Why Lighting Conditions Can Throw Birdwatchers A Curveball

lighting conditions

One of the main cues we use to identify birds is color, and the color we perceive is entirely dependent on lighting. The challenge of color perception is not limited to bird identification, of course, and we are constantly making (mostly unconscious) adjustments to determine the color of things we see around us. Bird identification simply brings this challenge to the fore.

Most of the time, we do a good job of adapting to the lighting conditions, and can recognize a color, for example, the particular shade of yellow in a male American goldfinch, whether the bird is in direct sunlight, or deep shade, or the warm glow of sunset. We can do this because we judge colors by the colors around them, and the general lighting in a scene tells us what to expect. It may take a while to “recalibrate” our color perception, but once we have adapted to current conditions, we may see a goldfinch and say, “ah, yes, the typical yellow color.”

Occasionally, however, the lighting throws a curve. In some cases, we misinterpret the scene – our color grading is off. In other cases, there’s just a small variation we didn’t expect – a greenish glow reflecting off a leaf or an unexpected shadow, for example. Something like this happened to me recently while watching terns in Long Island Sound, New York.

It was early morning and I was looking south over the water. Dozens of Common Terns were flying, moving mainly west (left to right). They were brilliantly lit by the morning sun. Suddenly, a very black tern appeared among the groups of passers-by; “Black tern! I thought. A few moments of study revealed that it was just another Common Tern, in the shadows. But how could it be in the shade, in full sun above open water?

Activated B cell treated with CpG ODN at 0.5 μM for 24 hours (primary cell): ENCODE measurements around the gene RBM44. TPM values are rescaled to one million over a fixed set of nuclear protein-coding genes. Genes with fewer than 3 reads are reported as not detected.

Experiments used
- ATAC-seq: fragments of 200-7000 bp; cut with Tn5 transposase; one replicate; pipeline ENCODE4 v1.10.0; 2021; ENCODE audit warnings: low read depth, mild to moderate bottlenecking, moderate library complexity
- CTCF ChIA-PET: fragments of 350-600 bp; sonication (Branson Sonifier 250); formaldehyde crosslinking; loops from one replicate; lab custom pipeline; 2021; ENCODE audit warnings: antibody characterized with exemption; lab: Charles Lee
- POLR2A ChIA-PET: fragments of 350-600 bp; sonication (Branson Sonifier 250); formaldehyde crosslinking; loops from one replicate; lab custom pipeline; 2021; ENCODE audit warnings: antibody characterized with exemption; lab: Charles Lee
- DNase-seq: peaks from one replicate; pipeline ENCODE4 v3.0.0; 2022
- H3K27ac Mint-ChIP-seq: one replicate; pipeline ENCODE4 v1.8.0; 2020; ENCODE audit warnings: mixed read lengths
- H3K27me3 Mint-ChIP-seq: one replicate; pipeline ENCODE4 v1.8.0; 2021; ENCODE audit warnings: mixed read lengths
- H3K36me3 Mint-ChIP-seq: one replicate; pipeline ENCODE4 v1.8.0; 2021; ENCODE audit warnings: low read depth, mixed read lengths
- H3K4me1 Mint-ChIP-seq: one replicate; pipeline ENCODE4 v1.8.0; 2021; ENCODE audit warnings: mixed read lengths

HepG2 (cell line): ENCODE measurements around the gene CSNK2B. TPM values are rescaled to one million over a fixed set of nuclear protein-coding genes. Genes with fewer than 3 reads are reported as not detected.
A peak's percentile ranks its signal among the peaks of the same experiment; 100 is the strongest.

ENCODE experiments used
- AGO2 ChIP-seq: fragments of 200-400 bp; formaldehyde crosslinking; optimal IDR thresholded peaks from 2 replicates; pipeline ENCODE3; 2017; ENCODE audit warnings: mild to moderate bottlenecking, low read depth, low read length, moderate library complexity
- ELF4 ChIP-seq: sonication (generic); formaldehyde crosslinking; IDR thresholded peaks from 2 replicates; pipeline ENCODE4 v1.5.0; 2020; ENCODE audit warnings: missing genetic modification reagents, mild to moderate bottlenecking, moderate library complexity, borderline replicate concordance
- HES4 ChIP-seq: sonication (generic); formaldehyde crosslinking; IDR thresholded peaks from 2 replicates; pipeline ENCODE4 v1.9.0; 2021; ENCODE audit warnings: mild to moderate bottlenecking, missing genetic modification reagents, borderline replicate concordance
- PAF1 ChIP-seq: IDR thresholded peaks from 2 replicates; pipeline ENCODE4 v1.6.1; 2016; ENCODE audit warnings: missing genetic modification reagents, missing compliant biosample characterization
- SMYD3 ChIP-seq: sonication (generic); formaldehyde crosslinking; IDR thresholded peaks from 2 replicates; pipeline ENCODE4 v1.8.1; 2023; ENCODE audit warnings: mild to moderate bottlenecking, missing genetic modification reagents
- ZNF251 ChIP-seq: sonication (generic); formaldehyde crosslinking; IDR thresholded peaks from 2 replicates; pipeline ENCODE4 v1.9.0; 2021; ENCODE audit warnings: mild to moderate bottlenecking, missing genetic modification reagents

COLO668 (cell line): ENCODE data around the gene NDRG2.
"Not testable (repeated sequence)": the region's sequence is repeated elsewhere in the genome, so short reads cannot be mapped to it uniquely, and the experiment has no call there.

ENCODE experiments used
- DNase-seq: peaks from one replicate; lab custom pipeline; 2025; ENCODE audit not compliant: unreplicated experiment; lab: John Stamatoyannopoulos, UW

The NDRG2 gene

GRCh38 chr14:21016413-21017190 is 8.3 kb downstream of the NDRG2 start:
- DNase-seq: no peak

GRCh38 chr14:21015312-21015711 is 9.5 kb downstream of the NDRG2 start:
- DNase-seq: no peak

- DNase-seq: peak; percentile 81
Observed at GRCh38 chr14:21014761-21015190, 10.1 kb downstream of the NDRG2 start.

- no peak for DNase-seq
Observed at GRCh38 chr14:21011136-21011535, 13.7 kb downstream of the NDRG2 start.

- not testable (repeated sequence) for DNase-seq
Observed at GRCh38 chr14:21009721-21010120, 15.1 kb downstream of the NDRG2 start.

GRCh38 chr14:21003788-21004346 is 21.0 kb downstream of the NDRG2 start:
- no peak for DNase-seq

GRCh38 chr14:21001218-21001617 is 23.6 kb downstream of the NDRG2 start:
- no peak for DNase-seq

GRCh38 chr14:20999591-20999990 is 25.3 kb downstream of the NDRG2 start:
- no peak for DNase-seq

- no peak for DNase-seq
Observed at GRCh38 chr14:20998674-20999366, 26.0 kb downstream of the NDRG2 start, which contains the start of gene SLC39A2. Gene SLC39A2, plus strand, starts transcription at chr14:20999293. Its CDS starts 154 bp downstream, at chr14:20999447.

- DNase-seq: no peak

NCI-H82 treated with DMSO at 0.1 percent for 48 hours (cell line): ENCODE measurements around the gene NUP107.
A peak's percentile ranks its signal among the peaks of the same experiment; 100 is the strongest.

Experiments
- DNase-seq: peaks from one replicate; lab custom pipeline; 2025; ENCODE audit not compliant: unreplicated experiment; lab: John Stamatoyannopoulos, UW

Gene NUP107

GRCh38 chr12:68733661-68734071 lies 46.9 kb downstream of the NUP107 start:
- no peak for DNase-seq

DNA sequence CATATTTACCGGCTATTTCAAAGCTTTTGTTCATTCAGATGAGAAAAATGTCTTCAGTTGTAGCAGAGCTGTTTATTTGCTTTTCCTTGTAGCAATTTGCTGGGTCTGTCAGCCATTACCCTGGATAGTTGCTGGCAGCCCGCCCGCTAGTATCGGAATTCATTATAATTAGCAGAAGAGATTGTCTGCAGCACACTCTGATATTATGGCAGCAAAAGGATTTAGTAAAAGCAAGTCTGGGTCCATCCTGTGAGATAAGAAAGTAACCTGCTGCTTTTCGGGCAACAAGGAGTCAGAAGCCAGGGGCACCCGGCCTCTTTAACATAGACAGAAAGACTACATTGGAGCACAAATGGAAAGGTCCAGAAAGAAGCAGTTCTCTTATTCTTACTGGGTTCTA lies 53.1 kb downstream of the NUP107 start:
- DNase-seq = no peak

With the sun directly to my left, any birds traveling in a slightly slanted line toward me were illuminated by the early morning sunlight. But when a bird deviated from that line of flight and flew slightly away from me, the sun hit the far side of its body instead, leaving me with a view of dark shadows on the near side of the bird. ‘bird.

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This was a very specific and quickly resolved scenario (although that didn’t stop me from making the same mistake again), but it’s an example of the “tricks of the light” we should always be mindful of when observing birds.

This article first appeared in the September/October 2021 issue of BirdWatching magazine.


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